Friday, June 9, 2017

URSP Student Rownaq Abidalrahim Conducts Next-Generation Sequencing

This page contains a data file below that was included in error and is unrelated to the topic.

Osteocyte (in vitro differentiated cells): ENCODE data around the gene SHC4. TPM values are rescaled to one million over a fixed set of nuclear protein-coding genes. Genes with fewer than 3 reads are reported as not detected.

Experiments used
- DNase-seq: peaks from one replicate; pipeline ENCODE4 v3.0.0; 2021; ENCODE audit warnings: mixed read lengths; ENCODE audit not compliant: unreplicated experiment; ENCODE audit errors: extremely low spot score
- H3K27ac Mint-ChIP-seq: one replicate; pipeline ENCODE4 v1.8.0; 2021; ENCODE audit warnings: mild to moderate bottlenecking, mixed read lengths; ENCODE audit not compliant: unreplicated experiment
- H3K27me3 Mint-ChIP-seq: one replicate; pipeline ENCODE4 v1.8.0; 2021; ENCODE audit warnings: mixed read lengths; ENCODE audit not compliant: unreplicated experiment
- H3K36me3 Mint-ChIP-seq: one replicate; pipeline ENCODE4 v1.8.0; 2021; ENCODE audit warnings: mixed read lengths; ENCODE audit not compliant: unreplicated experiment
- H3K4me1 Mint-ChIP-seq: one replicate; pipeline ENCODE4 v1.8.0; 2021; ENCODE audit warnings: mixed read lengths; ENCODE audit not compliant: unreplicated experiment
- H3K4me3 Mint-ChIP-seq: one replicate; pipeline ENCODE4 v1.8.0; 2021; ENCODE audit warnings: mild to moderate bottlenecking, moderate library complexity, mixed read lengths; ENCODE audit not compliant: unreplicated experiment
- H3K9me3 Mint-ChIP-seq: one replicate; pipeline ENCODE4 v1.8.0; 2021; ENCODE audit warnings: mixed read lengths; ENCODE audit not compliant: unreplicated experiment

I have always been interested in the sciences. Ever since I was a child, I have grown to love all things science. In high school, I graduated with a Biotechnology Diploma and an Advanced Studies Diploma. I was interested in Next-Generation Sequencing the Fall of 2016 at George Mason University. My professor, Dr. Reid Schwebach, was my Biology 213 professor. He was very knowledgeable and kind to his students. I decided to stop by his office one afternoon. I showed him a short Protein Structure video I made and posted on YouTube. He loved it. He told me to join him and his team of researchers for his Next-Generation Sequencing project via OSCAR. I was assigned to create 5 videos regarding NGS. I can see my OSCAR research helping me to reach my long-term goals. I wish to pursue a medical career. I want to stand out to medical schools, so doing more STEM research will help me immensely. On a weekly basis, I work hard. First, every Tuesday at 12:00 pm, I have a meeting with my mentors. We discuss what the next video is going to entail, and how I should design them. For the first video, I provided them a script, an audio, and some graphical assets in one meeting. They provide me their critiques, and I adjust accordingly.  Then, I go home, and use Adobe Suites. Here, I slowly create my videos with the magic of video editing. My audios are recorded in a soundproof room to ensure crisp sounds only. I add the audio to the video whilst I edit. One thing I discovered this term was how to crunch a large amount of information into a span of 4-5 minutes. These videos are educational, and each video packs lot of information. I have learned to summarize, explain, and illustrate information in a short amount of time. Creating my videos takes hours of work, but every minute is worth it.